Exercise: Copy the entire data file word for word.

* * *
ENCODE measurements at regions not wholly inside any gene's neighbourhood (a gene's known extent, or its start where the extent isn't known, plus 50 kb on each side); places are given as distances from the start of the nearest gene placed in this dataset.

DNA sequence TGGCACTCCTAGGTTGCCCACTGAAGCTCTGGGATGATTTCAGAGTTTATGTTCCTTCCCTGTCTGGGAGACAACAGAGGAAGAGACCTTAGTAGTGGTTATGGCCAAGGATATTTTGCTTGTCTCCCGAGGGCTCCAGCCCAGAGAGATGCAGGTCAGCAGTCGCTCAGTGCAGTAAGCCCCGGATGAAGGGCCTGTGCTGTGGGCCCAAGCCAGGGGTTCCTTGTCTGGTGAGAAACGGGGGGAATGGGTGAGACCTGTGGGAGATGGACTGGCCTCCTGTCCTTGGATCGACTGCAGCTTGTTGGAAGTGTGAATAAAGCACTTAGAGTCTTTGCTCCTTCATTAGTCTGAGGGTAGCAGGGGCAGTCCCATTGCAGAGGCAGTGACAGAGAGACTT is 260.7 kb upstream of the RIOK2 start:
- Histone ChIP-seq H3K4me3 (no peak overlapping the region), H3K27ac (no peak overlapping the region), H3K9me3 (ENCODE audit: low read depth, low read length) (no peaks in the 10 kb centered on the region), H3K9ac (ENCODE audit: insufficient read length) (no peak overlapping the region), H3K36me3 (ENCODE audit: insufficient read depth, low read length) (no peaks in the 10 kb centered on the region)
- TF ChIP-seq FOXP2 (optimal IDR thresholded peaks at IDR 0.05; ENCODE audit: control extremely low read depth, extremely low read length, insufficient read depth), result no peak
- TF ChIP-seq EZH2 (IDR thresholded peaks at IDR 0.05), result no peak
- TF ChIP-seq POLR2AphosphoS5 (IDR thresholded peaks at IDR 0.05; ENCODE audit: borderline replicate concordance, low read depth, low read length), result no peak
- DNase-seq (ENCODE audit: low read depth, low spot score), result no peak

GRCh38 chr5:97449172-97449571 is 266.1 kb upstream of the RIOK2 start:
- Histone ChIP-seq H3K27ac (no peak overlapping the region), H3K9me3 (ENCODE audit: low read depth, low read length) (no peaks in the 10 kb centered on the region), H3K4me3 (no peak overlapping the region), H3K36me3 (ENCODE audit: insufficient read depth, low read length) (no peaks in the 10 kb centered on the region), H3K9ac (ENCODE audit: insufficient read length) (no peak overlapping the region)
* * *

ENCODE measurements at regions not wholly inside any gene's neighbourhood (a gene's known extent, or its start where the extent isn't known, plus 50 kb on each side); places are given as distances from the start of the nearest gene placed in this dataset.

DNA sequence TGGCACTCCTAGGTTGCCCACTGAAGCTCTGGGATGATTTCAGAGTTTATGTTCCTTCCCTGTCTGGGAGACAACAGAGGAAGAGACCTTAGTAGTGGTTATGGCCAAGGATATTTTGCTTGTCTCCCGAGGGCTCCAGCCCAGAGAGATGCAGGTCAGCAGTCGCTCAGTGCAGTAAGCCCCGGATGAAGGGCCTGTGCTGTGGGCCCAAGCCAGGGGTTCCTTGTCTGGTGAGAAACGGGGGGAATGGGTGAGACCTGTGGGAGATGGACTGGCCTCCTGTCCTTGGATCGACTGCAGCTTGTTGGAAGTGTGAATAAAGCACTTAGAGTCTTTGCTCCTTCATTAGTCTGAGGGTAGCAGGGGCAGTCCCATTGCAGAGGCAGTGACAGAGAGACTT is 260.7 kb upstream of the RIOK2 start:
- Histone ChIP-seq H3K4me3 (no peak overlapping the region), H3K27ac (no peak overlapping the region), H3K9me3 (ENCODE audit: low read depth, low read length) (no peaks in the 10 kb centered on the region), H3K9ac (ENCODE audit: insufficient read length) (no peak overlapping the region), H3K36me3 (ENCODE audit: insufficient read depth, low read length) (no peaks in the 10 kb centered on the region)
- TF ChIP-seq FOXP2 (optimal IDR thresholded peaks at IDR 0.05; ENCODE audit: control extremely low read depth, extremely low read length, insufficient read depth), result no peak
- TF ChIP-seq EZH2 (IDR thresholded peaks at IDR 0.05), result no peak
- TF ChIP-seq POLR2AphosphoS5 (IDR thresholded peaks at IDR 0.05; ENCODE audit: borderline replicate concordance, low read depth, low read length), result no peak
- DNase-seq (ENCODE audit: low read depth, low spot score), result no peak

GRCh38 chr5:97449172-97449571 is 266.1 kb upstream of the RIOK2 start:
- Histone ChIP-seq H3K27ac (no peak overlapping the region), H3K9me3 (ENCODE audit: low read depth, low read length) (no peaks in the 10 kb centered on the region), H3K4me3 (no peak overlapping the region), H3K36me3 (ENCODE audit: insufficient read depth, low read length) (no peaks in the 10 kb centered on the region), H3K9ac (ENCODE audit: insufficient read length) (no peak overlapping the region)